“In two very short years, the High Line has been instrumental in increasing the economic vitality of the historic and diverse communities through which it runs,” New York City Economic Development Corporation President Pinsky. “The opening of the second section of the Park will surely extend and deepen this impact. We have every reason to believe that the extended High Line will continue to be a magnet for businesses and residences alike, providing not just a welcome oasis in the middle of Manhattan, but generating positive returns for the taxpayers of the City.”

The Tiffany & Co. Foundation Rail Yards Challenge

The opening of the second section represents a major step forward in providing public access to the entire High Line. The remaining one-third of the High Line wraps around the Hudson Rail Yards, between West 30th and West 34th Streets. Still overgrown with wildflowers and grasses, the final section is owned by CSX Transportation, Inc. In 2010, the City completed the public land-use approval process to acquire this final section of the High Line, and is working with CSX and the underlying property owners on agreements to allow for public access to the High Line at the Rail Yards.

At the ribbon cutting ceremony, Mayor Bloomberg announced The Tiffany & Co. Foundation has pledged $5 million to launch of the Rail Yards Challenge, and long-time supporters of the High Line, Donald Pels and Wendy Keys have pledged an additional $5 million to double the challenge grant. Part of the Campaign for the High Line, the Rail Yards Challenge is a fundraising effort by Friends of the High Line to help drive the transformation of the final section of the High Line into public open space.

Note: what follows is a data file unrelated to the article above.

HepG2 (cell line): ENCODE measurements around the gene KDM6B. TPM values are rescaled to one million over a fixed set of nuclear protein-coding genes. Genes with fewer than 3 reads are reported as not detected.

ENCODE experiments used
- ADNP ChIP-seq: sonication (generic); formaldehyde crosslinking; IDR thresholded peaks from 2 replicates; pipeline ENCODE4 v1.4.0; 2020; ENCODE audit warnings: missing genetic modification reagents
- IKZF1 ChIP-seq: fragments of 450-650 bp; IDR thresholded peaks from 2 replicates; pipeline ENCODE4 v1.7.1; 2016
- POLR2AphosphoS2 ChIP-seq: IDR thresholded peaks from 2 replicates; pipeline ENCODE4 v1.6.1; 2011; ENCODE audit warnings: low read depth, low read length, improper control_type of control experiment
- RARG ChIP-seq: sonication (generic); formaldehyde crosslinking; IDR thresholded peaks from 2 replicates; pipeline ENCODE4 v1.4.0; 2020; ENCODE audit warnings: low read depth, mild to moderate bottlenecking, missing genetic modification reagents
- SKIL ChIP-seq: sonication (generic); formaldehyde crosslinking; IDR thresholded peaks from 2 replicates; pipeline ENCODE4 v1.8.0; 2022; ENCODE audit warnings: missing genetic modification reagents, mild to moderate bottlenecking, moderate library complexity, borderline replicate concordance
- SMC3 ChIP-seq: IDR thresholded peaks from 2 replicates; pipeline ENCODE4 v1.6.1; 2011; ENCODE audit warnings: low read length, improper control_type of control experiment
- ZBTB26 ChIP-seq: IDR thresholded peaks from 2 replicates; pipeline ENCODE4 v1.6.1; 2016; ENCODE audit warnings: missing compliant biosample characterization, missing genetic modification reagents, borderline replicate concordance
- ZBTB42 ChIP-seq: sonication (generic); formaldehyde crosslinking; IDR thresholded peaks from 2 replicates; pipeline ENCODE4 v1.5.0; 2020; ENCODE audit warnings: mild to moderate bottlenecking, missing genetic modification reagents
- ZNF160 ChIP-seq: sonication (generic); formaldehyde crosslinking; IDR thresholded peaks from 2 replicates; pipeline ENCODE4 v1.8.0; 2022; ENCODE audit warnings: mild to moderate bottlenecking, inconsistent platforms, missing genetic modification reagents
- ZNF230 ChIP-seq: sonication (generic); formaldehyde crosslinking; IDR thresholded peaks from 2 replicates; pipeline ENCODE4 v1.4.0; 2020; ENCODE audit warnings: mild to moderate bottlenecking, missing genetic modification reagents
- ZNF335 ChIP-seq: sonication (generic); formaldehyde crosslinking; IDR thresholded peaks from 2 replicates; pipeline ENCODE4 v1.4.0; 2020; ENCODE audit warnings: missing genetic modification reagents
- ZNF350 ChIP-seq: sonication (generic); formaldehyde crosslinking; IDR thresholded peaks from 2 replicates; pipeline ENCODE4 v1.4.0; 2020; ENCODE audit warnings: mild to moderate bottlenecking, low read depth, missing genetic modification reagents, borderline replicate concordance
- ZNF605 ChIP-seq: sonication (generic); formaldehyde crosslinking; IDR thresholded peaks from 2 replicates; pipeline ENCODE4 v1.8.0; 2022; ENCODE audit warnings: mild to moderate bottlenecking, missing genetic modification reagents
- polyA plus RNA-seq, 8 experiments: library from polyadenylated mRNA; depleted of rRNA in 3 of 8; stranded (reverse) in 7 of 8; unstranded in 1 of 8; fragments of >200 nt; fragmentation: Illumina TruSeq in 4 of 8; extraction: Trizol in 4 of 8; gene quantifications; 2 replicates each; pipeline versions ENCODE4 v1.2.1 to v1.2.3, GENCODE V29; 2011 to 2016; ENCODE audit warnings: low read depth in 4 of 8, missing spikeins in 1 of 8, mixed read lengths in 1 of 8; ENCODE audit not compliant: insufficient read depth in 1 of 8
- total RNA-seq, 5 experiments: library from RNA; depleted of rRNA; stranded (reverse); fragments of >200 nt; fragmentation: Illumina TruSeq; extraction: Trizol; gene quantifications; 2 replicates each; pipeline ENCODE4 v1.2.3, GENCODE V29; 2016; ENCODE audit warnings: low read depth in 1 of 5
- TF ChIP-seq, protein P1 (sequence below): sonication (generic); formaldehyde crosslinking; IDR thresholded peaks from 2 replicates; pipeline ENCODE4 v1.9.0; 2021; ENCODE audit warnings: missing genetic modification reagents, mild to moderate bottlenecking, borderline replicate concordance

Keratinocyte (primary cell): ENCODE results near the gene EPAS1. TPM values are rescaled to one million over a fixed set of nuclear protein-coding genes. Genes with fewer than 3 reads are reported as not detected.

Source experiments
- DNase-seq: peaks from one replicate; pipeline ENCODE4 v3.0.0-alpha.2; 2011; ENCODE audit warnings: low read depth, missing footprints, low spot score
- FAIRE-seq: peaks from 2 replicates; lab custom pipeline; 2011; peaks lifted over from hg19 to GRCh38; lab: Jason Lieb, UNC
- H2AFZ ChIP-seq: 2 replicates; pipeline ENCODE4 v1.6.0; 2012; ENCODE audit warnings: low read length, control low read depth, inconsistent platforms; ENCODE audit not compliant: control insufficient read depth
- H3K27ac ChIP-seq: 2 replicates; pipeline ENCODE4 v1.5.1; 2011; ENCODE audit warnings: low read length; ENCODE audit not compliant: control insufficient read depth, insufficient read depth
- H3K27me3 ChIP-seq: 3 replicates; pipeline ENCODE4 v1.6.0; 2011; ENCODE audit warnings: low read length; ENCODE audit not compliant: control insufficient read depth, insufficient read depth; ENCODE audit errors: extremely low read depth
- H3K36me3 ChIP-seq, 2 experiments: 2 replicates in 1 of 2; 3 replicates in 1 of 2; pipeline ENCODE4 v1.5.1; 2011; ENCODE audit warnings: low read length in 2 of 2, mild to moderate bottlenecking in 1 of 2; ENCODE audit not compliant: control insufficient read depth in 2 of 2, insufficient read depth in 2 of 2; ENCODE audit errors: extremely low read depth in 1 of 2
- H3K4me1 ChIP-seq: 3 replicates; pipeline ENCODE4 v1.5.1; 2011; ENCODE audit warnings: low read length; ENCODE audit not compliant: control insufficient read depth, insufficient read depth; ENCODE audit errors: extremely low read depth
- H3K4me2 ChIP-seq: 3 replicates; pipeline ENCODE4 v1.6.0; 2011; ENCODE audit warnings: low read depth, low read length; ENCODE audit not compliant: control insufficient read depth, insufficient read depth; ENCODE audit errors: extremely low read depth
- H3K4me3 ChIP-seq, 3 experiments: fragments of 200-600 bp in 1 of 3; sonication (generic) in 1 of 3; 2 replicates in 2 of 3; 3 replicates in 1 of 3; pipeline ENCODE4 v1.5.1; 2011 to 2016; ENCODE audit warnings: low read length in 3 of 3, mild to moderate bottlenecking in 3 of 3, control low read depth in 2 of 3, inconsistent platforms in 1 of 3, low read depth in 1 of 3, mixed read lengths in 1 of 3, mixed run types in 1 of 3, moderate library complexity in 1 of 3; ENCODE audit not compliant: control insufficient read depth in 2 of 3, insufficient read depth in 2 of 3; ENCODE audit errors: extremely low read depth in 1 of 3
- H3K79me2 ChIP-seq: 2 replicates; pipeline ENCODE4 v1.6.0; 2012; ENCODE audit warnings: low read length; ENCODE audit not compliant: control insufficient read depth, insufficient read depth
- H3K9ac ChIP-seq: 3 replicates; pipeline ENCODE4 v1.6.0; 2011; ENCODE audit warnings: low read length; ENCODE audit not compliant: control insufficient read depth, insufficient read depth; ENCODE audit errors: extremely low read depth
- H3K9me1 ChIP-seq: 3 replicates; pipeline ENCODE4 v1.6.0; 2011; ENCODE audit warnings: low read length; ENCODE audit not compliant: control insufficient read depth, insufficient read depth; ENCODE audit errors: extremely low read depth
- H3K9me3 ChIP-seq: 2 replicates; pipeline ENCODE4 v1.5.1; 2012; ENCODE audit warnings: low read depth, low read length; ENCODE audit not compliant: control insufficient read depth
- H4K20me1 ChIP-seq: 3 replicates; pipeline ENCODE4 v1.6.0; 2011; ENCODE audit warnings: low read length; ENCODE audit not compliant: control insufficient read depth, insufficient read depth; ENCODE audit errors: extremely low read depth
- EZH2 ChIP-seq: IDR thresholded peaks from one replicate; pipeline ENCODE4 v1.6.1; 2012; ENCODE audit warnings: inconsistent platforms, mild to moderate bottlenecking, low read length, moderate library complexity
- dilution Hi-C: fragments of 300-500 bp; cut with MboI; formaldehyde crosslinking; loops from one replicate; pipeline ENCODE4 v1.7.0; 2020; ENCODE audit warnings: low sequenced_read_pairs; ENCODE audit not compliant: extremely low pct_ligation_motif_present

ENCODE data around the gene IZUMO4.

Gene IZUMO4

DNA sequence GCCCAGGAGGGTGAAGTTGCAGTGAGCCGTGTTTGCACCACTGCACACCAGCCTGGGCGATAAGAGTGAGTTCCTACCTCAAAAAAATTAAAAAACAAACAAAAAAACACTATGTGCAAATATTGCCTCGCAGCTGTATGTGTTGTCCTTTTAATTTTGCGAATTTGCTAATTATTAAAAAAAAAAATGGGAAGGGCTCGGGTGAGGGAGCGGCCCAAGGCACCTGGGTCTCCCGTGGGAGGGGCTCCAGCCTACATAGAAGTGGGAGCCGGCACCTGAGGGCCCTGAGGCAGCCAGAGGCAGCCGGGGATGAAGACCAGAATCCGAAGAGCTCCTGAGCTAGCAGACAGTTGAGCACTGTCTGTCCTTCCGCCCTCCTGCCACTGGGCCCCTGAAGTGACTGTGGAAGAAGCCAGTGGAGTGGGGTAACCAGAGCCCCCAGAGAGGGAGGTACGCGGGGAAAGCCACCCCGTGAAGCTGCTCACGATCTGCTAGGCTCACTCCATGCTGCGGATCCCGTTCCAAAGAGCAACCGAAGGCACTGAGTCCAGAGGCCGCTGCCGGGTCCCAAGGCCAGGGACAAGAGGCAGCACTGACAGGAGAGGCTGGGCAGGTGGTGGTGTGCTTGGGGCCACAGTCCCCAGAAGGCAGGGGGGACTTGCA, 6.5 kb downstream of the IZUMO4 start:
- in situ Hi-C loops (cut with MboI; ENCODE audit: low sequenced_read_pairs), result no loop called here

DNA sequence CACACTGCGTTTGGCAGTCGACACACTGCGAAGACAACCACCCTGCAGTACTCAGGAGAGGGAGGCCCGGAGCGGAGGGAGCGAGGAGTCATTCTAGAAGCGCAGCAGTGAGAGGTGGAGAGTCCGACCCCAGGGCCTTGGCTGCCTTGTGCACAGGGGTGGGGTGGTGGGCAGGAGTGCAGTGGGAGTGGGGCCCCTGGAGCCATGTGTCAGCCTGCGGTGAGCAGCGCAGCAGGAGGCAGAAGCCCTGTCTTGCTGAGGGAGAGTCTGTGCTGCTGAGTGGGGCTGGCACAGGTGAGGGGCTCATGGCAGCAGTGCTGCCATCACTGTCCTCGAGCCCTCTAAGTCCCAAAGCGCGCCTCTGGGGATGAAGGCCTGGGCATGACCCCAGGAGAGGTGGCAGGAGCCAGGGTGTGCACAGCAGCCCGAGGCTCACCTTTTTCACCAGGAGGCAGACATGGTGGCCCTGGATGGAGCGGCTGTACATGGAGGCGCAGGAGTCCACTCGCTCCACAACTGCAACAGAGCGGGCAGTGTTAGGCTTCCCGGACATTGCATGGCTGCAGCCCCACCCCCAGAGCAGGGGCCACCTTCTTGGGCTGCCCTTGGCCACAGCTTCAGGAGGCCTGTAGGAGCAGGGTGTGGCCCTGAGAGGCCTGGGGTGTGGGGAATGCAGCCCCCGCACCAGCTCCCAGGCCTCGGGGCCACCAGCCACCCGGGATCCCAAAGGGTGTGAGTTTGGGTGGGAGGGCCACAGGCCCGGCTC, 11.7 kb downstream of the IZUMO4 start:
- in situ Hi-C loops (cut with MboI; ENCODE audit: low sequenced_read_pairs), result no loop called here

“The Tiffany & Co. Foundation works to preserve important landmarks and bring the beauty of the natural world to urban centers,” said Michael Kowalski, Chairman of the Board and Chief Executive Officer of Tiffany & Co. “We are proud today to announce a $5 million challenge grant to launch the Rail Yards Challenge to complete the final section of this New York City jewel.”

New Public Art, Family Activities and Free Public Events to Celebrate Opening Season

In celebration of the opening of the new section of the High Line, Friends of the High Line has commissioned four new public art installations, and organized more than 100 public events for the summer season, including dance performances, poetry readings, family arts workshops, nature scavenger hunts for kids, salsa dancing, film screenings, and more. All public art and public events are free or low-cost, and open to New Yorkers and visitors alike. Highlights include:

  • The Lot at 30th Street. A new temporary public plaza under and adjacent to the High Line will be open daily for the summer of 2011, thanks to the property owners, Related Companies and Abington Properties. The Lot features a rotating series of food trucks; an outdoor bar operated by Colicchio & Sons; free events; and family-friendly activities. Rainbow City, a large-scale art installation by the Miami-based artist FriendsWithYou and presented by AOL, will inaugurate The Lot in its first month.

  • Five New High Line Art Commissions. The new section of the High Line includes a sculpture by artist Sarah Sze, and a sound art installation by artist Julianne Swartz. Later this week, the Trisha Brown Dance Company will perform on rooftops along the High Line, complementing a new rooftop sculpture installation by artist Kim Beck. Last week, Friends of the High Line unveiled artist Joel Sternfeld’s photographic installation on a 25-by-75 billboard at West 18th Street, the first in a series of installations this summer.
  • Step to the High Line Festival. Organized C.H.A.O.S. and other youth step teams from public schools across the five boroughs will turn the High Line into their stage during a week-long festival between June 13 and June 18. Step is a form of creative expression that celebrates the teamwork and power of youth through synchronized stomping, clapping, and calling.